• Charles, the Glock trigger system is not like others, especially DA/SA designs or designs that are hammer-fired. When a Glock is discharged the striker is re-cocked so long as the magazine retracts, even if the slide locks back on an empty magazine. However, if you pull the trigger on an empty chamber, the trigger and blade safety move back and remain in their retracted position. Only racking the slide, for example when inserting a loaded magazine and chambering the first round, or retracting the slide far enough to the rear to reset the striker, will the trigger and safety move forward into the ready to fire position. Now, on some pistols with DA/SA triggers and hammer-fired systems, cocking the hammer moves the trigger back from double action to single action, so yes, that is what you would normally see, but not with a Glock. With the striker not cocked, the trigger rests further back as in the first photo. After the action is cocked, it moves forward as in the second photo. As a visual tell of the striker’s status, that is the only way to tell on a Glock. Though I have to add, it would be unusual to have a loaded Glock and not have the striker cocked, unless the chamber were cleared, the magazine removed, and the trigger pulled before reinserting the loaded magazine. This would constitute carrying the gun without a chambered round as an additional safety measure, but require racking the slide before the gun could be fired.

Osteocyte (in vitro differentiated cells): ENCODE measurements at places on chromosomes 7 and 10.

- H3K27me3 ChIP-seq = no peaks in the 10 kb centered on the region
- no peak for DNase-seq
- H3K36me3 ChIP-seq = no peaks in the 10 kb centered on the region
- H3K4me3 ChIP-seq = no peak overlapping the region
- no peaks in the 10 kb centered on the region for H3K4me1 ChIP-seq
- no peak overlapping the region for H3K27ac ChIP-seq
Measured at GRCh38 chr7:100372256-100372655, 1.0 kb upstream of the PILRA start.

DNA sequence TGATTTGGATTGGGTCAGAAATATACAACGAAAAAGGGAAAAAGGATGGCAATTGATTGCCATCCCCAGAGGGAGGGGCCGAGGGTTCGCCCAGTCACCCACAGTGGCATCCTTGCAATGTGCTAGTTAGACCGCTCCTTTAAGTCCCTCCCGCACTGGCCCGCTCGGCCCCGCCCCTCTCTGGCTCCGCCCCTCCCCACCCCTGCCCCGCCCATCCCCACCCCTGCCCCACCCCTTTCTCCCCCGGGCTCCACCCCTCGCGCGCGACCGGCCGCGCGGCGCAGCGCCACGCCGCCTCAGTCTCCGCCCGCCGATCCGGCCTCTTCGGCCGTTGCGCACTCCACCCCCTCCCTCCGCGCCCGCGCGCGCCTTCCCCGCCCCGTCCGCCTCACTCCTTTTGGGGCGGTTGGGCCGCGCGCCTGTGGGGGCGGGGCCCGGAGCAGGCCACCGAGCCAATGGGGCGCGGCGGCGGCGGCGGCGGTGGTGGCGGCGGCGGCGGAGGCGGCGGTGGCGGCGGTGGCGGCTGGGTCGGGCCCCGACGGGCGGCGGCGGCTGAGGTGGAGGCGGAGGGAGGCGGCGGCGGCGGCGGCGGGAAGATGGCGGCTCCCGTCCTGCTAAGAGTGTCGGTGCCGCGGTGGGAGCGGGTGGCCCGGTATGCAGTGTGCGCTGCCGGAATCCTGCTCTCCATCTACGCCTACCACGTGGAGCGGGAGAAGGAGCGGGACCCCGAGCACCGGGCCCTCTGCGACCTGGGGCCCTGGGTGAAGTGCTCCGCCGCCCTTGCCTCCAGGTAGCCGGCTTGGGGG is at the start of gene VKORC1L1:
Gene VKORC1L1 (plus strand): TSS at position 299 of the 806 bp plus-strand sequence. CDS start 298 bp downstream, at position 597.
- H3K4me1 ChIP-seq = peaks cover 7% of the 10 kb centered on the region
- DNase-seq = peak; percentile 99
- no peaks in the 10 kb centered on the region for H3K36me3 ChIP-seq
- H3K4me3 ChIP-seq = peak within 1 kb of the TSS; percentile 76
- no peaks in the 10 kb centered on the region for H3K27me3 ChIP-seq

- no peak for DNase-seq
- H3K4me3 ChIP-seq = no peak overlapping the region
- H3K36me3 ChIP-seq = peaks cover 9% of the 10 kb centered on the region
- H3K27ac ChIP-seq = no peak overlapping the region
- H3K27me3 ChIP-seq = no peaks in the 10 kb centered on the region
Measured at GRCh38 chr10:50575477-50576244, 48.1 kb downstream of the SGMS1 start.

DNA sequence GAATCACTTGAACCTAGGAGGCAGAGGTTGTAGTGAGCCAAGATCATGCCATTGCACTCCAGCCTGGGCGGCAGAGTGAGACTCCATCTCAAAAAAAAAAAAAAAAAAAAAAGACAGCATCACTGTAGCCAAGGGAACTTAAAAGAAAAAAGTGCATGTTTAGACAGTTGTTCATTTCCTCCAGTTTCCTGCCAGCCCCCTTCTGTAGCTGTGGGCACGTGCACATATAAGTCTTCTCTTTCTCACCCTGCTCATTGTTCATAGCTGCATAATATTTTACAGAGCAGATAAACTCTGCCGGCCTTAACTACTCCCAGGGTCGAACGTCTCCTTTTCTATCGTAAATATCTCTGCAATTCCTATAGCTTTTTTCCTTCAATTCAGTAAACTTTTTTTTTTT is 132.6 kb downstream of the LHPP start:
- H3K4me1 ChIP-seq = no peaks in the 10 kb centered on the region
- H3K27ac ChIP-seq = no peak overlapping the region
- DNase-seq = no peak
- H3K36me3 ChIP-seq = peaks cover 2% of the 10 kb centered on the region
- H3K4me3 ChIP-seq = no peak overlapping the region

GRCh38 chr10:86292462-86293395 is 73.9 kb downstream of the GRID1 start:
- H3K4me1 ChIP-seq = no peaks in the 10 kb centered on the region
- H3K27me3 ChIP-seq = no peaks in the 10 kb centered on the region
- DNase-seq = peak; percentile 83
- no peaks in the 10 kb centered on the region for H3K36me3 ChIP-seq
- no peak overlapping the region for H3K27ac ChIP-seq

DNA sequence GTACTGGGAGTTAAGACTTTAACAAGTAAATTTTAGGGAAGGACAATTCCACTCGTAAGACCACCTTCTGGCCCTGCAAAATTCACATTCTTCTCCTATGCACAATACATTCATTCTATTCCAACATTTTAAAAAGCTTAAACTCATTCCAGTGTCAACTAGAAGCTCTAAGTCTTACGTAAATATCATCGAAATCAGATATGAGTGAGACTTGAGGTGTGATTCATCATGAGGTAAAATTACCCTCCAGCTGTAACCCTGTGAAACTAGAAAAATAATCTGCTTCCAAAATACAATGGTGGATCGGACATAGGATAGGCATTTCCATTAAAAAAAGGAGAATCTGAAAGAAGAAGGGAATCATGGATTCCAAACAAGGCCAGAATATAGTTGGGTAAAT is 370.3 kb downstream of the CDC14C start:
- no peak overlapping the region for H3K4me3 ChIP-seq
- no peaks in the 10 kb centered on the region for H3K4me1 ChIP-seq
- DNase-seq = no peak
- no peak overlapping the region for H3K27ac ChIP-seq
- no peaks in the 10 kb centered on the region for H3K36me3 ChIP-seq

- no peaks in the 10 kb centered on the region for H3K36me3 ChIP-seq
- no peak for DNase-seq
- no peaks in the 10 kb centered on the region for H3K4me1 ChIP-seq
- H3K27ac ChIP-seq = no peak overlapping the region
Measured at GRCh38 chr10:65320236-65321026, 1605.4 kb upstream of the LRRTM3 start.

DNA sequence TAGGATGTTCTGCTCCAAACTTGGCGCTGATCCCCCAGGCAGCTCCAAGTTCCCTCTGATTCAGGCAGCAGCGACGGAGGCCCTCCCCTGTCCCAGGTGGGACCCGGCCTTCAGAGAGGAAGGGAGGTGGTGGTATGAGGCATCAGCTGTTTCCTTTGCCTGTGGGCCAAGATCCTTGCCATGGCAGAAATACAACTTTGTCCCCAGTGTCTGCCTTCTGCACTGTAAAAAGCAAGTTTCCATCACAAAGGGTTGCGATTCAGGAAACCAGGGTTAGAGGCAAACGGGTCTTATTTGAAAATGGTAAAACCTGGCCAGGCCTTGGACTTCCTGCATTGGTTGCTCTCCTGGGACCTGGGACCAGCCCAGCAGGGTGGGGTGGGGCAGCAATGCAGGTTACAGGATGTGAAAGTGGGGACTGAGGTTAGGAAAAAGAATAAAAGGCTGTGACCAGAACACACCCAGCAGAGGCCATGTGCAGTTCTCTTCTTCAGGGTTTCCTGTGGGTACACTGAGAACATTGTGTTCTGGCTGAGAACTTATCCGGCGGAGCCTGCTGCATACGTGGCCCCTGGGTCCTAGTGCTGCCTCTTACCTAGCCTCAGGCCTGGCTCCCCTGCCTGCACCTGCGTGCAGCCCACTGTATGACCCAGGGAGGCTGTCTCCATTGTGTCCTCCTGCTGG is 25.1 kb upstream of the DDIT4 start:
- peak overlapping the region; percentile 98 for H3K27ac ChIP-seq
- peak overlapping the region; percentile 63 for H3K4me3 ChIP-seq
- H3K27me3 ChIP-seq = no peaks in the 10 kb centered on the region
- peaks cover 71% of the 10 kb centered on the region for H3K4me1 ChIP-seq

Hope that clears up any confusion.


      • Yes it does clear up the confusion.

        Having never fired a Glock firearm, and having only the Glock 17 Gen 3 CO2 BB pistol and other CO2 pistols for comparison, I had no way to know the Glock 17 Gen 4 trigger worked that way.

  2. In the words of the Great & Powerful Arnold:
    “Between your faith and my GLOCK 9mm…I’ll take my GLOCK!”

    GLOCK all the way for me. Although I do love a 1911 with an ambi safety being a lefty.(My SIG WTP comes to mind)

    • As a lefty handgun shooter, I have an ambi safety on almost every autopistol. I had a stainless Walther Ppk fitted with one. I have an ambi safety on my toothbrush. The Gen 5 Glock 19 is about as good as it gets for Glock fans. Ambi slide release and reversible mag release. Would be nice to see Umarex follow this trend

  3. I have a Gen 5. Works great for me. I’m a bit of a freak. I shoot semi autos left hand, but my single action revolvers I enjoy shooting right hand. Long guns & my bow I shoot left. Like I said…freak.